Providence: The flu is no longer widespread in Rhode Island, Director of Health Michael Fine, M.D. announced today, while cautioning that everyone should continue to protect themselves through proper hand-washing and other hygienic prevention measures as the flu virus continues to circulate in some communities.
Healthcare workers who had not been vaccinated against the flu had been required to wear surgical masks when engaged in direct patient contact since April 17, 2014, when the Rhode Island Department of Health (HEALTH) declared the flu to be widespread. This requirement is no longer in place. However, if the level of flu in Rhode Island rises again to widespread, HEALTH will put the masking requirement back into effect.
"Although the level of flu in Rhode Island has dropped, the virus is still circulating in some communities," said Dr. Fine. "All Rhode Islanders should continue to protect themselves and those around them by regular hand-washing, covering their coughs, avoiding touching one's eyes, nose, and mouth, and staying active, hydrated, well-rested, and well-nourished for a strong immune system."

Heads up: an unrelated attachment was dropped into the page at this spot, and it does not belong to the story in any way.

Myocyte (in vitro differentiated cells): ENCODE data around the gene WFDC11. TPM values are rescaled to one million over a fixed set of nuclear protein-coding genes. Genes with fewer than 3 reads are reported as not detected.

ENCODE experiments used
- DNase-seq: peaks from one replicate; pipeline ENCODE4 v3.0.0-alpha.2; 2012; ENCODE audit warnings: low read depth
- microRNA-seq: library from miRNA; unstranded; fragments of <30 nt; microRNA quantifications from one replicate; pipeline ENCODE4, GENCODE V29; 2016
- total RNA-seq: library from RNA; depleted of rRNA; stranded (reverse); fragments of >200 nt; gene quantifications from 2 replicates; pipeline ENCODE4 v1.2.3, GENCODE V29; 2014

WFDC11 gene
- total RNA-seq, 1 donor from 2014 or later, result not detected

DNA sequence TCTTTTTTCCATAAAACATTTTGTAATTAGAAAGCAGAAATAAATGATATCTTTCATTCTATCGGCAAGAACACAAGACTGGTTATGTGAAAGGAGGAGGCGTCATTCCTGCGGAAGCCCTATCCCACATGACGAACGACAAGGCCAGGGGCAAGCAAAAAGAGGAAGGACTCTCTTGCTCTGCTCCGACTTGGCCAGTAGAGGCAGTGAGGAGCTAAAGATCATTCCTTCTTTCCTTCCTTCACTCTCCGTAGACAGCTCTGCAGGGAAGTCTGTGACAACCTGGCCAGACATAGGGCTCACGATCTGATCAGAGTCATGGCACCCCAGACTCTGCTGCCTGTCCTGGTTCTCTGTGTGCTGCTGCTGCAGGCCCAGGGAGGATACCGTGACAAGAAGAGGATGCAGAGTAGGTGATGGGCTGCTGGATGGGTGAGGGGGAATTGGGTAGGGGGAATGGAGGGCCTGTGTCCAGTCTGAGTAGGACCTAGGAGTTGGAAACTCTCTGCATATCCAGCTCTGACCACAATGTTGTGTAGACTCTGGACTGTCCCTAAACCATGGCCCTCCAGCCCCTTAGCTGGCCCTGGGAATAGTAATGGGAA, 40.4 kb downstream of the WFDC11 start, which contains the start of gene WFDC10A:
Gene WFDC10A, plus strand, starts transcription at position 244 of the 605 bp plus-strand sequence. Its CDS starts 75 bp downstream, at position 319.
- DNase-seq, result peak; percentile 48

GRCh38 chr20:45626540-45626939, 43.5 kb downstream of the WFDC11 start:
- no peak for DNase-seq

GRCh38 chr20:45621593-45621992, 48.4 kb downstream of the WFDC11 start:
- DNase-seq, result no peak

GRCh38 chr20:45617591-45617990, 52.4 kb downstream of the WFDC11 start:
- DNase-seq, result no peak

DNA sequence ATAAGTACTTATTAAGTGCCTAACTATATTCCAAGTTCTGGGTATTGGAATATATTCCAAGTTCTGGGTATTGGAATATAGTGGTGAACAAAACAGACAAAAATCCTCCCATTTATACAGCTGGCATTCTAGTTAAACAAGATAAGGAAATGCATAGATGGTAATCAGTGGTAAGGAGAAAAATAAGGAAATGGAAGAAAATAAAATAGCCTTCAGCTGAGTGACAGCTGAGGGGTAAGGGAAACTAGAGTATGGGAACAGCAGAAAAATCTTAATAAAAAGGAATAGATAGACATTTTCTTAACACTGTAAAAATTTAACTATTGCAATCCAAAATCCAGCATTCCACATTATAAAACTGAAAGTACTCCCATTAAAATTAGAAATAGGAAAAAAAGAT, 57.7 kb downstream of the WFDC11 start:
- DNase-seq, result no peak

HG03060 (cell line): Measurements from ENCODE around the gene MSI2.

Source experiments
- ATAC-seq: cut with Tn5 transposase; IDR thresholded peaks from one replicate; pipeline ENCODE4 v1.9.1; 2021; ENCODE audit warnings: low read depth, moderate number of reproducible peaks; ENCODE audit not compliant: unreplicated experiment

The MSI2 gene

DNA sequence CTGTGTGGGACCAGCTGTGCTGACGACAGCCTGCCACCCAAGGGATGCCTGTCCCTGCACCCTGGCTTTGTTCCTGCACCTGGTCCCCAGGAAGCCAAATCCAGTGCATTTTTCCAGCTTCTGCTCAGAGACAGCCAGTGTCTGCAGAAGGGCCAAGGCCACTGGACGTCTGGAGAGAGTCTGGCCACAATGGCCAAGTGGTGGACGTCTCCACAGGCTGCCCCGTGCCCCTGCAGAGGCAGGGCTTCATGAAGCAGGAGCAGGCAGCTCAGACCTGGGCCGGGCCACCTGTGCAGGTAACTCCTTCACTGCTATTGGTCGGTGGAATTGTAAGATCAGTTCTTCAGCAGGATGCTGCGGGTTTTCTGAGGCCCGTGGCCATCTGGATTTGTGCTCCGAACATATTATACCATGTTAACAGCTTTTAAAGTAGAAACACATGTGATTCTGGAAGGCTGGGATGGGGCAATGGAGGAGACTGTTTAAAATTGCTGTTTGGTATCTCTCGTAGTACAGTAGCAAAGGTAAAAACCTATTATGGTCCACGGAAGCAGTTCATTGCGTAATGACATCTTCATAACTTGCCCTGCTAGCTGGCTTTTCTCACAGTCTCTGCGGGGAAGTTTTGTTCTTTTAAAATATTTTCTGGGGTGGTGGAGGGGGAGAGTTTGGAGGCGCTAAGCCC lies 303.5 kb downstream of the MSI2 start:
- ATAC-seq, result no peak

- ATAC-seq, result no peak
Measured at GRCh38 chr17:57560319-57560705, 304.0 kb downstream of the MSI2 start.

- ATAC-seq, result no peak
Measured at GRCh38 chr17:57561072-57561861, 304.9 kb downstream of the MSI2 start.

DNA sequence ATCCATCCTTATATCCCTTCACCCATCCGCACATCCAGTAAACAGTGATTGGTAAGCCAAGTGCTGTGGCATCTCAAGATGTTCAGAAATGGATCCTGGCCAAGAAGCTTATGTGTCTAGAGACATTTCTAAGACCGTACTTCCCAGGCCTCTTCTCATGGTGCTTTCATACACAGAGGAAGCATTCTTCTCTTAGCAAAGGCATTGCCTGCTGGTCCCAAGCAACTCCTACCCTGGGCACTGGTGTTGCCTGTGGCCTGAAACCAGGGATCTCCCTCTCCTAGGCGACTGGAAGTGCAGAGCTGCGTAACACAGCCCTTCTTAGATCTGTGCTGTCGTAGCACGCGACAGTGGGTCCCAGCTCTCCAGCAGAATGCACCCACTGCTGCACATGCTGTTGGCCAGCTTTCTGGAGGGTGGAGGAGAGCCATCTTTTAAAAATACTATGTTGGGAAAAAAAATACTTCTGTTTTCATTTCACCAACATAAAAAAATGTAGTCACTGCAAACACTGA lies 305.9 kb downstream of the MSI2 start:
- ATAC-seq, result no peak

There have been 26 flu-related deaths and 620 flu-related hospitalizations in Rhode Island during the 2013-2014 flu season. During the 2012-2013 flu season, there were 961 hospitalizations and no flu-related pediatric deaths. (HEALTH did not collect information on flu-related deaths for adults last year. This is the first year that this information is being collected for both adults and children.)
During this year's flu season, 505,743 Rhode Islanders have been vaccinated, a 2% increase over last year. During the 2012-2013 flu season, 496,702 people were vaccinated (up to this date). This year's figure is a 15% increase over the 2011-2012 flu season, when 431,032 people were vaccinated.
Everyone older than six months of age should be vaccinated against the flu every year. It is especially important for children younger than five years of age (children younger than 2 years of age in particular), healthcare workers, pregnant women, senior citizens, and people with chronic conditions to be vaccinated. Common chronic medical conditions include diabetes, asthma, and heart disease.
Adults can be vaccinated at doctors' offices or at pharmacies. Children can be vaccinated at doctors' offices.
For more information, contact the Health Information Line at 401-222-5960 / RI Relay